February 24, 2015
Fit note linked to sharp reduction in long term work absences
The much discussed ‘fit note’ legislation introduced in the UK in 2010 may have resulted in a sharp reduction in the number of people taking long terms absences from work, according to a new study, which also revealed a starkly growing number of people taking time off work to deal with mental health issues. Researchers from the Institute of Psychology, Health and Society at the University of Liverpool claim to have found evidence that the UK ‘fit note,’ which replaced the ‘sick note’ in 2010 in the UK, is linked to fewer people taking long term sick leave of 12 or more weeks. A report based on the same study published in the journal Occupational & Environmental Medicine also found that the proportion of people off sick with depression, anxiety, and stress has increased noticeably.
The ‘fit note’ is a statement of fitness for work, provided by a doctor to an employee who has been off work for longer than seven days and advises employers if an employee is fit enough to return to work. It replaced the ‘sick note’ in April 2010 and differs from its predecessor in that a person does not have to be fully fit before resuming work, but enables GPs to include advice to both employee and employer on how an individual may be able to go back to work if given support which could include a phased return, amending duties, altering working hours, or making workplace adaptations.
Researchers from the Institute of Psychology, Health and Society analysed data from 68 general practices of varying list size in England, Scotland, and Wales between 2011 and 2013, and compared it to data from seven practices in 2001-2. The comparison found that fewer people are taking 12 or more weeks off work than they did in 2001-2.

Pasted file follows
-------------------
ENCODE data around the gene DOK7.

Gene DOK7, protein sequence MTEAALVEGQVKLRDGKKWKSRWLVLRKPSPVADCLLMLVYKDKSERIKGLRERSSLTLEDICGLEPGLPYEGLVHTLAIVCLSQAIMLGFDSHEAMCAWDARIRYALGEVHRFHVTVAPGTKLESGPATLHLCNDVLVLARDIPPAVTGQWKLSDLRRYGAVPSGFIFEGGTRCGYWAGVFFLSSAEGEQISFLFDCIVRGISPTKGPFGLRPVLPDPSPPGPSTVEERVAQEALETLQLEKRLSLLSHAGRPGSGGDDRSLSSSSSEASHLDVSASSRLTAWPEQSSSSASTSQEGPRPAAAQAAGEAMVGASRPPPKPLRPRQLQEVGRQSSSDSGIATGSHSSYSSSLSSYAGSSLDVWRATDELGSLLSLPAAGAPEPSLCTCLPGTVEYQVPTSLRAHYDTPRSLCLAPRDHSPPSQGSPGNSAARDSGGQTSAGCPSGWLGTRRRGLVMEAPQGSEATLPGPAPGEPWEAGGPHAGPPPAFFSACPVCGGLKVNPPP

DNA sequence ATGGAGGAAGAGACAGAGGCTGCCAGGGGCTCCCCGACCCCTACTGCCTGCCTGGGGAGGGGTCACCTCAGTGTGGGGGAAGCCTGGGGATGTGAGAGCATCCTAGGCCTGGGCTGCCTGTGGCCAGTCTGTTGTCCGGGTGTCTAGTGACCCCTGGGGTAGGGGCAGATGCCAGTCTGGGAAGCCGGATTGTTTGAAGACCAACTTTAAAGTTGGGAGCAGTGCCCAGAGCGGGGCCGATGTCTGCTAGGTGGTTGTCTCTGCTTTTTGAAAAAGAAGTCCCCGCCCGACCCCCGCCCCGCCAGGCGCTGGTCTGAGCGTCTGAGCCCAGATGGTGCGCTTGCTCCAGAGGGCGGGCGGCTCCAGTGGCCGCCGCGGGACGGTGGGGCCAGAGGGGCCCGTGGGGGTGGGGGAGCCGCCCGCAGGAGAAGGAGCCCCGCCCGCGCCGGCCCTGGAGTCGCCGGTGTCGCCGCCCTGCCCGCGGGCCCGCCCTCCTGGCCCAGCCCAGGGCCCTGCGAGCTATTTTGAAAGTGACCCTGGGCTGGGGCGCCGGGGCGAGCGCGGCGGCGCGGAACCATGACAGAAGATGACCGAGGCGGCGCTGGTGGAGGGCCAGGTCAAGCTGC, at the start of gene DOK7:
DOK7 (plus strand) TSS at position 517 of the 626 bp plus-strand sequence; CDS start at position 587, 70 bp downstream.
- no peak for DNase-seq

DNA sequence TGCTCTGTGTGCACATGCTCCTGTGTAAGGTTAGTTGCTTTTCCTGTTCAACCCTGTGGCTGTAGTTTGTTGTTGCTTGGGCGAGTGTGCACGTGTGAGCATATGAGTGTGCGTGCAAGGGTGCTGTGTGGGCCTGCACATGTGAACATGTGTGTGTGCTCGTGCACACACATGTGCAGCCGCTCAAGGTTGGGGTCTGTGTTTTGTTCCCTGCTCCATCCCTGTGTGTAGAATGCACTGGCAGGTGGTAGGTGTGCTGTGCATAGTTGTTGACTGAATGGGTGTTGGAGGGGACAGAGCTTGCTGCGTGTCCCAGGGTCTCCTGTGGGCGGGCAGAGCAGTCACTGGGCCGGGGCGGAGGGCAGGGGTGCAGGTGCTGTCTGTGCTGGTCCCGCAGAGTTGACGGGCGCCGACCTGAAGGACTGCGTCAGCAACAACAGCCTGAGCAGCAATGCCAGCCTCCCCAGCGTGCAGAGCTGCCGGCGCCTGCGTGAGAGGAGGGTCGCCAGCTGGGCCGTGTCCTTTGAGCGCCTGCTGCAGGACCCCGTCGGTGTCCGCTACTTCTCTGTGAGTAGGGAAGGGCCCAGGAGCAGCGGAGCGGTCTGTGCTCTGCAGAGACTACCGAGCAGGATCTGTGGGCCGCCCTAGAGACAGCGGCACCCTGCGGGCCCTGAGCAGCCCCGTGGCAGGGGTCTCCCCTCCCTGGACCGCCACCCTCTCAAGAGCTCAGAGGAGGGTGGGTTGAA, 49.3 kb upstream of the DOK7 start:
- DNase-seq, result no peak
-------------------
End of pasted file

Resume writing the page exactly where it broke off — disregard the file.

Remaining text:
The data showed nearly 14,000 periods of sick leave were taken between 2011 and 2013 at the 68 practices. Over half (53 percent) of all certified periods of sickness absence did not last beyond three weeks; around a third (35 percent) lasted less than 12 weeks; and the remainder exceeded 12 weeks.
However, the data also revealed that being male, older, and living in a deprived area was significantly associated with taking time off work lasting more than three, six, and 12 weeks.
There was also a marked increase – from 26 percent to 38 percent – in the proportion of time off work for mild to moderate mental health issues (depression, anxiety, and stress) between the two periods, and this accounted for almost one in three of the fit notes issued to working patients in all 68 practices.
Professor Mark Gabbay, from the University’s Department for Health Services Research who led the research, said: “Our research found that there has been a reduction in the number of people taking more than 12 weeks off work since the `Fit Note’ was introduced compared to rates in the same practices a decade before. Furthermore, the proportion of sick leave due to mild to moderate mental health problems seems to be rising, despite investment across the country in services designed to increase access to psychological services for patients with these conditions, which was hoped would reduce the burden of sickness absence from those with such difficulties by enabling them to recover sooner. However, it is important to also consider the wider socioeconomic contexts when interpreting this data.”
The other notable change was a reduction in the proportion of sick leave taken for respiratory health problems, which fell from 10 percent to 6 percent. The report also notes that In 2011, an estimated 131 million working days were lost to sickness absence in the UK, costing £13 billion in state benefits plus £9 billion to employers in sickness benefits.